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The efficacy of traditional acupuncture on patients with chronic neck pain: study protocol of a randomized controlled trial.

Trials. 2017 Jul 10;18(1):312

Authors: Yang Y, Yan X, Deng H, Zeng D, Huang J, Fu W, Xu N, Liu J

BACKGROUND: A large number of randomized trials on the use of acupuncture to treat chronic pain have been conducted. However, there is considerable controversy regarding the effectiveness of acupuncture. We designed a randomized trial involving patients with chronic neck pain (CNP) to investigate whether acupuncture is more effective than a placebo in treating CNP.
METHODS/DESIGN: A five-arm, parallel, single-blinded, randomized, sham-controlled trial was designed. Patients with CNP of more than 3 months’ duration are being recruited from Guangdong Provincial Hospital of Chinese Medicine (China). Following examination, 175 patients will be randomized into one of five groups (35 patients in each group) as follows: a traditional acupuncture group (group A), a shallow-puncture group (group B), a non-acupoint acupuncture group (group C), a non-acupoint shallow-puncture group (group D) and a sham-puncture group (group E). The interventions will last for 20 min and will be carried out twice a week for 5 weeks. The primary outcome will be evaluated by changes in the Northwick Park Neck Pain Questionnaire (NPQ). Secondary outcomes will be measured by the pain threshold, the Short Form McGill Pain Questionnaire-2 (SF-MPQ-2), the 36-Item Short-Form Health Survey (SF-36) and diary entries. Analysis of the data will be performed at baseline, at the end of the intervention and at 3 months’ follow-up. The safety of acupuncture will be evaluated at each treatment period.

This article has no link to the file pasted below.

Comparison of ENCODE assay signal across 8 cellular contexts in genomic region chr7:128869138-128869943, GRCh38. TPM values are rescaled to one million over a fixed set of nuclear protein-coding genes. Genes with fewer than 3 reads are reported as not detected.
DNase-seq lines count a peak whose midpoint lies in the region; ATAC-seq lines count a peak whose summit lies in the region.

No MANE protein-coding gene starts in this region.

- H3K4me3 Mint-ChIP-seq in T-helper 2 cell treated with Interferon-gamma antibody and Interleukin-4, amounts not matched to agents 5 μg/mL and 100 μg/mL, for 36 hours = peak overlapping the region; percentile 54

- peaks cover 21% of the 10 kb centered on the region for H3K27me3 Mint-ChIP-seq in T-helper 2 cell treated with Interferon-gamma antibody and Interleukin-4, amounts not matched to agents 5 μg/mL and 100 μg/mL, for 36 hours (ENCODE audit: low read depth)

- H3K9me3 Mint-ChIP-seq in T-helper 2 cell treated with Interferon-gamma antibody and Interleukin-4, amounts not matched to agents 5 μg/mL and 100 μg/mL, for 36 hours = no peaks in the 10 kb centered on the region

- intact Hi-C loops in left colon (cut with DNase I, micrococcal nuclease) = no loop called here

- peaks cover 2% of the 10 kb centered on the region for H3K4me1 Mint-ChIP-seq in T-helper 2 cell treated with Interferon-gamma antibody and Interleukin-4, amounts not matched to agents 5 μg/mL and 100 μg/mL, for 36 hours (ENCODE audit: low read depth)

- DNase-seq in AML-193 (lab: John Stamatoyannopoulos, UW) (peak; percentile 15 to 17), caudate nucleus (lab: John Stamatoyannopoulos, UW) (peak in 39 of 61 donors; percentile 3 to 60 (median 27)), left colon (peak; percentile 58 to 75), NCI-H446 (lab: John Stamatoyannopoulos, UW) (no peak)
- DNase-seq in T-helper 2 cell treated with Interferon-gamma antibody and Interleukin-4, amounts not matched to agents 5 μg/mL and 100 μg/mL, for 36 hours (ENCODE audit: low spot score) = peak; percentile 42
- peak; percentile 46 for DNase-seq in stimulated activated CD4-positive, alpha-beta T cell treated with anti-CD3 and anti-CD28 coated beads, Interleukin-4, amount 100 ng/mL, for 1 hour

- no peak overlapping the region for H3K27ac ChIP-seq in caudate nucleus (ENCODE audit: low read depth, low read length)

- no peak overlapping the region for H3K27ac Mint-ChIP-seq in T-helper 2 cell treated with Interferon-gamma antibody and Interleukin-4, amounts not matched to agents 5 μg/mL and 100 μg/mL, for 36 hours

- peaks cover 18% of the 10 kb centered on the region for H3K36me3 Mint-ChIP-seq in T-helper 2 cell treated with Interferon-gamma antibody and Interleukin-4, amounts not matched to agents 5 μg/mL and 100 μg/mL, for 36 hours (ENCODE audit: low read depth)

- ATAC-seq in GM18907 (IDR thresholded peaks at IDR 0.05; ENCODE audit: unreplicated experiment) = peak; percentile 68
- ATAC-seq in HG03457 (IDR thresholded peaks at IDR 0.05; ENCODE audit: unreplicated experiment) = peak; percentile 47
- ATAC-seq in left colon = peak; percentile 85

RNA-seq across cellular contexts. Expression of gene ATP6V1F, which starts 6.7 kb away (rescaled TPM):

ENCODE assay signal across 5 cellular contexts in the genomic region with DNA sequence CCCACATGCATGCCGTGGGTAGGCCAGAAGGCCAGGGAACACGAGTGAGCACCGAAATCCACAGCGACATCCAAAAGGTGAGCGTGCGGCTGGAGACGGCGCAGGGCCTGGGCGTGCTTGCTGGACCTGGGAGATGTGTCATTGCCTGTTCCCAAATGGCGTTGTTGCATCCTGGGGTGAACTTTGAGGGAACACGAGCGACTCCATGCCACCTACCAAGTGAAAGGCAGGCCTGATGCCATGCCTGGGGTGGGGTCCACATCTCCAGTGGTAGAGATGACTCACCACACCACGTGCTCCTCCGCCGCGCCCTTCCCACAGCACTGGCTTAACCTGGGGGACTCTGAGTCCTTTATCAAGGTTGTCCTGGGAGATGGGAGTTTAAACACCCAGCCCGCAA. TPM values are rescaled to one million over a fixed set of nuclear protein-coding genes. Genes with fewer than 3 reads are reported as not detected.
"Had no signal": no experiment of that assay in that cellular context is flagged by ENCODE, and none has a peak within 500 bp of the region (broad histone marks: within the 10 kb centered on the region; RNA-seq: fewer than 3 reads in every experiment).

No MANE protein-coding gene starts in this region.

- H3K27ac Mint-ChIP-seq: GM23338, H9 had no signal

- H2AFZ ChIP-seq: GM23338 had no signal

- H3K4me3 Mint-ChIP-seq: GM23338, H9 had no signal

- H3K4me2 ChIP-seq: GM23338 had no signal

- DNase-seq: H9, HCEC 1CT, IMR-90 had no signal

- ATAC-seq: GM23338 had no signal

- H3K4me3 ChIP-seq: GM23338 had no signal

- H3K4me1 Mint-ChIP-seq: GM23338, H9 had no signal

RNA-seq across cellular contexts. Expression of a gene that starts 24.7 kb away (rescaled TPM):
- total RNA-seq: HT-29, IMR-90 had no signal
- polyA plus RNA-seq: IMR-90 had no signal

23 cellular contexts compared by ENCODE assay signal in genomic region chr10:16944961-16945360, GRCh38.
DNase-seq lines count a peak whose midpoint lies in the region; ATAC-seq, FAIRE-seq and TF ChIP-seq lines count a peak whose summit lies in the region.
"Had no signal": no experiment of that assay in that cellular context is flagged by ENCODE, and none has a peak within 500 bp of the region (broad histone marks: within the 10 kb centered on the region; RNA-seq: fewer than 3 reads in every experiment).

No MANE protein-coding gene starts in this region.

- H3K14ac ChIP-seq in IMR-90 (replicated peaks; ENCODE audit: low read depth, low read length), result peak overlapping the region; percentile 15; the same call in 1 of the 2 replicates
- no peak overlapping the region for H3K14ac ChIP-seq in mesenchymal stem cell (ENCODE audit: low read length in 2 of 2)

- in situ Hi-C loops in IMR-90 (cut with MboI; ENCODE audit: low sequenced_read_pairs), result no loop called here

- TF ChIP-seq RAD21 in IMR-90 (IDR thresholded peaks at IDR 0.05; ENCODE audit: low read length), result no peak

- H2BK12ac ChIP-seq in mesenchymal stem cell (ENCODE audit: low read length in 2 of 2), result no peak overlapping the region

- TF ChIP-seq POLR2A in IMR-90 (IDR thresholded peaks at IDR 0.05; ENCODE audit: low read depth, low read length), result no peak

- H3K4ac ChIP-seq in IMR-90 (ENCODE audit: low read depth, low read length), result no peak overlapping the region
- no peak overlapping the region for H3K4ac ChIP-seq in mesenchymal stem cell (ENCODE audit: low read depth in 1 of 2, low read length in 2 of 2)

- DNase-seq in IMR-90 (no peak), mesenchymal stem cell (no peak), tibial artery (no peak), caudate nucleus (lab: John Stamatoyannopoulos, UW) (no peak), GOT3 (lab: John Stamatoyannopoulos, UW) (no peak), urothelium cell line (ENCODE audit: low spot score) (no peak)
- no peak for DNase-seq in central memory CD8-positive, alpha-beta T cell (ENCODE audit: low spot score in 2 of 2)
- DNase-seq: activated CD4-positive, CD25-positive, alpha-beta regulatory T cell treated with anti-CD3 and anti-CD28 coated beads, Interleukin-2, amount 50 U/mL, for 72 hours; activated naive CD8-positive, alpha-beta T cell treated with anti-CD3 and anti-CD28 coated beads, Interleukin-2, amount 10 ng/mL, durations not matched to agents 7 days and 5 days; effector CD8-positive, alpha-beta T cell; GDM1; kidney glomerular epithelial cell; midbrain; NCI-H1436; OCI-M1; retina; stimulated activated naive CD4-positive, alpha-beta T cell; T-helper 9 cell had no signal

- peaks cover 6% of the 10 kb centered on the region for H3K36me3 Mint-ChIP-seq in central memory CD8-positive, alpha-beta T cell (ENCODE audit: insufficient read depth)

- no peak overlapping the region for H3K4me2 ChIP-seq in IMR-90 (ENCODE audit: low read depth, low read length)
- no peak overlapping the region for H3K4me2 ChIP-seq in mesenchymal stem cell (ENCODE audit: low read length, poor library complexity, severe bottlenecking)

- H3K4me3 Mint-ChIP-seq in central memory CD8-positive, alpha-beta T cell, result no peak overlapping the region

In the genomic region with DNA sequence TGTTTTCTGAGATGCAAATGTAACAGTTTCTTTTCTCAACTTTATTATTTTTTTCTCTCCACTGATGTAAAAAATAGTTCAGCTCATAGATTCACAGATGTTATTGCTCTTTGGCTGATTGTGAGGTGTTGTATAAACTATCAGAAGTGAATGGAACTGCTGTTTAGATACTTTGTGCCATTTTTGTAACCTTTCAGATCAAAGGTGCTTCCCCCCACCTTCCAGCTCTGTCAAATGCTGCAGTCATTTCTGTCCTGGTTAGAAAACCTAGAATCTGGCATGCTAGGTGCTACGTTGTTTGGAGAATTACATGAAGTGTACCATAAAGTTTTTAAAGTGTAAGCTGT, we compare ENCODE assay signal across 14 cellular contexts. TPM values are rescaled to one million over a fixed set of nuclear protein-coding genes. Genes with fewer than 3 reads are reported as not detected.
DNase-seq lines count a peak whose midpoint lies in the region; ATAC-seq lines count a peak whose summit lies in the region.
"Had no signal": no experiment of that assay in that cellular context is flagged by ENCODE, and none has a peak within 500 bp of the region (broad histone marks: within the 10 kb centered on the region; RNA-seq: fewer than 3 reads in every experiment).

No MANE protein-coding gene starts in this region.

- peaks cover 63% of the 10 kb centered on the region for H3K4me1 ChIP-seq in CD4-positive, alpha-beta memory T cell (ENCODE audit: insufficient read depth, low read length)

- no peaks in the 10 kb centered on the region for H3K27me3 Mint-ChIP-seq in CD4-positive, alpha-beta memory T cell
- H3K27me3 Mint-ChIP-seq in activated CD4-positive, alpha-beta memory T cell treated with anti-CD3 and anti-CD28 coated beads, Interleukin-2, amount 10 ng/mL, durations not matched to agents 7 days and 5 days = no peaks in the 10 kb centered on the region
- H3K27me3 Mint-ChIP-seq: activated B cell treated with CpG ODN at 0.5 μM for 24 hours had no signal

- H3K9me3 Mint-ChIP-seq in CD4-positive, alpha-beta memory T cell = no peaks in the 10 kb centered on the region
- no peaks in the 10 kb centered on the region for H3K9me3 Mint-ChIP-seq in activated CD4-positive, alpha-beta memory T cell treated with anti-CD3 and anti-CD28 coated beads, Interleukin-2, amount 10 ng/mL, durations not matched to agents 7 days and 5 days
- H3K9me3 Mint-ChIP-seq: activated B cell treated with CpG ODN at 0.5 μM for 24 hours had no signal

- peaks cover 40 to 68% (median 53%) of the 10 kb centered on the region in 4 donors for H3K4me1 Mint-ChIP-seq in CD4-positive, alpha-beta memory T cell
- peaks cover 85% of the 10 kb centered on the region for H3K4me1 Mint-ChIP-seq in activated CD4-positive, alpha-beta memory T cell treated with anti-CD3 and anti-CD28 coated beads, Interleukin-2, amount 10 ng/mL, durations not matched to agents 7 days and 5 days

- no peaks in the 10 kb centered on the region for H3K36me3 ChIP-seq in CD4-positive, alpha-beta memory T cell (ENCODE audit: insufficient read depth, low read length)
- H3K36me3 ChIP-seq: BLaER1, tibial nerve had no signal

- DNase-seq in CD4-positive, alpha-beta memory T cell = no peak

DISCUSSION: The purpose of this trial is to determine whether traditional acupuncture is more effective for chronic pain relief than sham acupuncture in adults with CNP, and to determine which type of sham acupuncture is the optimal control for clinical trials.
TRIAL REGISTRATION: Chinese Clinical Trial Registry: ChiCTR-IOR-15006886 . Registered on 2 July 2015.

PMID: 28693563 [PubMed – in process]